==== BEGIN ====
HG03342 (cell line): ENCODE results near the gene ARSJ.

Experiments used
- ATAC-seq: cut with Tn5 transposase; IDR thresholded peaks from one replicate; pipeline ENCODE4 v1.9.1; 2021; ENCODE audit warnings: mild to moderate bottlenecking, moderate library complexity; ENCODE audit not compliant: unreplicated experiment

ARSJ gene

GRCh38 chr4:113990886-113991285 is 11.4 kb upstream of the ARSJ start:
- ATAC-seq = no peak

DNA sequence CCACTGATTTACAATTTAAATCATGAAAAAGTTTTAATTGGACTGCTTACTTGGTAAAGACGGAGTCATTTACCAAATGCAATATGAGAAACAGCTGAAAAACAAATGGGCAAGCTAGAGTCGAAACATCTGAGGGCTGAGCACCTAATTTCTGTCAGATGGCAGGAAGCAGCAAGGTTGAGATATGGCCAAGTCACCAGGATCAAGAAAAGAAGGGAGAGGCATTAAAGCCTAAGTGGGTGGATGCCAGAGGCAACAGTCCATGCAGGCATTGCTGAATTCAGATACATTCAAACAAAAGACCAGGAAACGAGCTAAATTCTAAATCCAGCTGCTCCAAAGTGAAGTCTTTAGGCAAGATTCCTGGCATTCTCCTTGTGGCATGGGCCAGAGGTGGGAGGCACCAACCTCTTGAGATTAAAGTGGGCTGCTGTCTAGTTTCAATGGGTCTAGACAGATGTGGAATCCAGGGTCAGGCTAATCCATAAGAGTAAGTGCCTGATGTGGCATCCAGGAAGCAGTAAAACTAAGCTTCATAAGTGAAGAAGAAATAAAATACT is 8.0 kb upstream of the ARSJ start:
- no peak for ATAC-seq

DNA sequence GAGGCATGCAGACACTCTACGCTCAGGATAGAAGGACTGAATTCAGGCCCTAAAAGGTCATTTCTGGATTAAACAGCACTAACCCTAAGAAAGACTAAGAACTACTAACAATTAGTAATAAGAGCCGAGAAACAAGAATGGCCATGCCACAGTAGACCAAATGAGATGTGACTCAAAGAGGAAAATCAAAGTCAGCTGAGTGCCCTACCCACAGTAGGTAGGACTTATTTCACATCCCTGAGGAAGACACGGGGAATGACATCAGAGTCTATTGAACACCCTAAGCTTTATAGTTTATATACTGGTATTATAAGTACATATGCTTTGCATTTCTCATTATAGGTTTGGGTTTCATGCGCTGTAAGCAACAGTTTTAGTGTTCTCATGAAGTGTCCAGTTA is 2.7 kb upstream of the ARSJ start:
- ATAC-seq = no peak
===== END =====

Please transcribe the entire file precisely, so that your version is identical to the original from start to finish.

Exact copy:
HG03342 (cell line): ENCODE results near the gene ARSJ.

Experiments used
- ATAC-seq: cut with Tn5 transposase; IDR thresholded peaks from one replicate; pipeline ENCODE4 v1.9.1; 2021; ENCODE audit warnings: mild to moderate bottlenecking, moderate library complexity; ENCODE audit not compliant: unreplicated experiment

ARSJ gene

GRCh38 chr4:113990886-113991285 is 11.4 kb upstream of the ARSJ start:
- ATAC-seq = no peak

DNA sequence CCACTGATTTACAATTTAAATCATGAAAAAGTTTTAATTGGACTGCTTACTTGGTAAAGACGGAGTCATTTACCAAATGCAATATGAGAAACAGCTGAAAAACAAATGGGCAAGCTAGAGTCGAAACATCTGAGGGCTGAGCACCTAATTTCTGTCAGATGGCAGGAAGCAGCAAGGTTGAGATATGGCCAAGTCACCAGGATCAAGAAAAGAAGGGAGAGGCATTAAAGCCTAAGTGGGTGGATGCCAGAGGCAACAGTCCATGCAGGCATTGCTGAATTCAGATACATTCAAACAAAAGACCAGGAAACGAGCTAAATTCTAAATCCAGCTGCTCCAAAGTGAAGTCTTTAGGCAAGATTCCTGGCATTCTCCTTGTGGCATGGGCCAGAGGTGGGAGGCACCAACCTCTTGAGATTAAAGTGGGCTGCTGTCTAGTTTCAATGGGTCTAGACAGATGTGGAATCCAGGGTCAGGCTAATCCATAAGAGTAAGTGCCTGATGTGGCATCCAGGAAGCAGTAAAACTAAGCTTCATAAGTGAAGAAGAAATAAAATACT is 8.0 kb upstream of the ARSJ start:
- no peak for ATAC-seq

DNA sequence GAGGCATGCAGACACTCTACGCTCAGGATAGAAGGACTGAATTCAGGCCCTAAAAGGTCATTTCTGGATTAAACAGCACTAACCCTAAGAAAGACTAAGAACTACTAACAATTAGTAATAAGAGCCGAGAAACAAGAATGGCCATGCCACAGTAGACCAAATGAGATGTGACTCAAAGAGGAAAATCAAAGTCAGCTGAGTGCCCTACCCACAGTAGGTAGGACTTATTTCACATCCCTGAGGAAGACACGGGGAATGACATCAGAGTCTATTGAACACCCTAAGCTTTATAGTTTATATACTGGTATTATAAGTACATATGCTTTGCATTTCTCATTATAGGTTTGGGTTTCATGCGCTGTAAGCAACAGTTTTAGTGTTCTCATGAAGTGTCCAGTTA is 2.7 kb upstream of the ARSJ start:
- ATAC-seq = no peak